Authors: Kate Boyer*, Cardiff University, Holly Parfett, Division of Gender and International Relations, School of Sociology, Politics and International Studies, Bristol University
Topics: Women, Gender, Field Methods
Keywords: feminist geography, activism, pedagogy, period poverty, Tanzania
Session Type: Paper
Presentation File: No File Uploaded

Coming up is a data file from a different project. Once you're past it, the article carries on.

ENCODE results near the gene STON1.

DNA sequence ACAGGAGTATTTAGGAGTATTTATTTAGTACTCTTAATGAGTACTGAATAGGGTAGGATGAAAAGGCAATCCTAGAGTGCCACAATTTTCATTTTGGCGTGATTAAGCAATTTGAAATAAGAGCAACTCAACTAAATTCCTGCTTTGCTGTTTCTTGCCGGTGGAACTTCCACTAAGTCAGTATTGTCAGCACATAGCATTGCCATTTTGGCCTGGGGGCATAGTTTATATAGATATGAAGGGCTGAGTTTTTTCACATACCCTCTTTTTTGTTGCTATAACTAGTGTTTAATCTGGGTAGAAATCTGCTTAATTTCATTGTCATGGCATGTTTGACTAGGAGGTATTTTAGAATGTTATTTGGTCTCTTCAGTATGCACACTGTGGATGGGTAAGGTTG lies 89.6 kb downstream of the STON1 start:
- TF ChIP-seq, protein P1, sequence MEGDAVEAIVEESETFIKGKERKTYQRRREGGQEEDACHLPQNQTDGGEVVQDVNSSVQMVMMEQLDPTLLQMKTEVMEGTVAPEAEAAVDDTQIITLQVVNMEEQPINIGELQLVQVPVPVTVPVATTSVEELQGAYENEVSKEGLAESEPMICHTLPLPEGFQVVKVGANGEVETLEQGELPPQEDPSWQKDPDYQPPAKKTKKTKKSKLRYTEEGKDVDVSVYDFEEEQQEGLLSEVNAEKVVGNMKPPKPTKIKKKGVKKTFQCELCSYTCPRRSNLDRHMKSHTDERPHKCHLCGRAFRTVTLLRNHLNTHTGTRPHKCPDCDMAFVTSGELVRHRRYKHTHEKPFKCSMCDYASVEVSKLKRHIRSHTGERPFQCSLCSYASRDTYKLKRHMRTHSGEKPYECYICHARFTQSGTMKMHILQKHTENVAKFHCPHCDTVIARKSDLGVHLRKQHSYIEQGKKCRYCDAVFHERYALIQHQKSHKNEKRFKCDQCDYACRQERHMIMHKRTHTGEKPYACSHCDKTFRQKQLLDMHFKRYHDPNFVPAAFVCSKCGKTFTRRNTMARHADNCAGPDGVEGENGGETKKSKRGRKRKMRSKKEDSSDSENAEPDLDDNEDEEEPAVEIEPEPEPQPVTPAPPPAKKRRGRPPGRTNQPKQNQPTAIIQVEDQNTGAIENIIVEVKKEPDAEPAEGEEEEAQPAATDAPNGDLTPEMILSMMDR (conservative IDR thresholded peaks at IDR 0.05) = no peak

Access to sanitary products and the right to manage menstruation without stigma or shame is essential for anyone who menstruates. Yet ‘period poverty’, or the denial of this right is a problem for women across a wide range of cultural contexts. This research considers the issue of period poverty in Arusha, Tanzania, together with grass-roots strategies for remediating it, through a ‘listening and sharing’ project with women from different areas and class backgrounds within schools and women’s organisations in Arusha. We note that this research emerged out of a collaborative undergraduate fieldwork project from a UK University, thus constituting a space of encounter across women from significantly different cultural backgrounds (though of approximately the same age) sharing experiences of menstruation. Research was further shaped by feminist-informed approaches to international development which stress the need to approach gender roles as socially constructed and therefore changeable, as well as a sensitivity to post-colonial critique of legacies of imposing ‘solutions’ from the global North on the Global South. Research revealed issues around access to sanitary products and restricted movement due to menstruation; as well as community-driven activist efforts change existing social norms around menstruation. Finally, we reflect on this research as a form of feminist geography pedagogy, considering both its benefits in extending knowledge about period poverty and feminist activism on the one hand, while also raising issues of privilege and the ethics and politics of cross-cultural encounter on the other.